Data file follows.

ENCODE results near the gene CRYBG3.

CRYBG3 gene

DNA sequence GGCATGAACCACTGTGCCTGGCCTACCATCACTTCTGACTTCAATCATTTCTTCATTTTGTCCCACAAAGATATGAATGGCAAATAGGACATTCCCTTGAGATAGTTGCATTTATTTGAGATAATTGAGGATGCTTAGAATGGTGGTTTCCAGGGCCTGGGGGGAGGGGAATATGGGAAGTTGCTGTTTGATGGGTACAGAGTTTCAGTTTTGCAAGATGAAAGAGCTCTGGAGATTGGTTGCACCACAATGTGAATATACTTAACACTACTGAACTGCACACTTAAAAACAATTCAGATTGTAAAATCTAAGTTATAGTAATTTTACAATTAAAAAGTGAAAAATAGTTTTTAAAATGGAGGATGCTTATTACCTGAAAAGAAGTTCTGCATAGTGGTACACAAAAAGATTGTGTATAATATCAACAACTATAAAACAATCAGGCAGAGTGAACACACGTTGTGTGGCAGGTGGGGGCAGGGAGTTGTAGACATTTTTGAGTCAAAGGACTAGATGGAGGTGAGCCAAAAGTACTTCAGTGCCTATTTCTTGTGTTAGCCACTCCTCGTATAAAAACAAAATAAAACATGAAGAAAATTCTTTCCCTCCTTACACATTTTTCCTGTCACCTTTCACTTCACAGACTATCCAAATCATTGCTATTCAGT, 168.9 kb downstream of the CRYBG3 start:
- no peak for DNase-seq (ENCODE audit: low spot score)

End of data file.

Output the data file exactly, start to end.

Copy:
ENCODE results near the gene CRYBG3.

CRYBG3 gene

DNA sequence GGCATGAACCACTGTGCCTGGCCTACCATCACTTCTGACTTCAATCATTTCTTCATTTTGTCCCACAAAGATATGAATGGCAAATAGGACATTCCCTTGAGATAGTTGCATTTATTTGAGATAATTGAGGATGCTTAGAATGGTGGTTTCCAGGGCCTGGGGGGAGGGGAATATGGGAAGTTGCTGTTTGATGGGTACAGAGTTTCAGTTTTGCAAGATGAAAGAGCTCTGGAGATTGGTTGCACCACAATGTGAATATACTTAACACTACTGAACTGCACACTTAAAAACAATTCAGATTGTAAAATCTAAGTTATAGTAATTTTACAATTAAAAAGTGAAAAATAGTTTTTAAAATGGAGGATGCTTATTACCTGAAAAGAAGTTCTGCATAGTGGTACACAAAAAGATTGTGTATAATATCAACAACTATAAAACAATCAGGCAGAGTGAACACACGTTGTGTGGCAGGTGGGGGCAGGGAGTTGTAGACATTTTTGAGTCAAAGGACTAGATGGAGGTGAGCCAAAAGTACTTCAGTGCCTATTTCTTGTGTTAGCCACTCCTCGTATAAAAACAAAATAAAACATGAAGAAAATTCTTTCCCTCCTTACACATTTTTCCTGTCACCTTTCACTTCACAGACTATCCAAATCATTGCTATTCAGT, 168.9 kb downstream of the CRYBG3 start:
- no peak for DNase-seq (ENCODE audit: low spot score)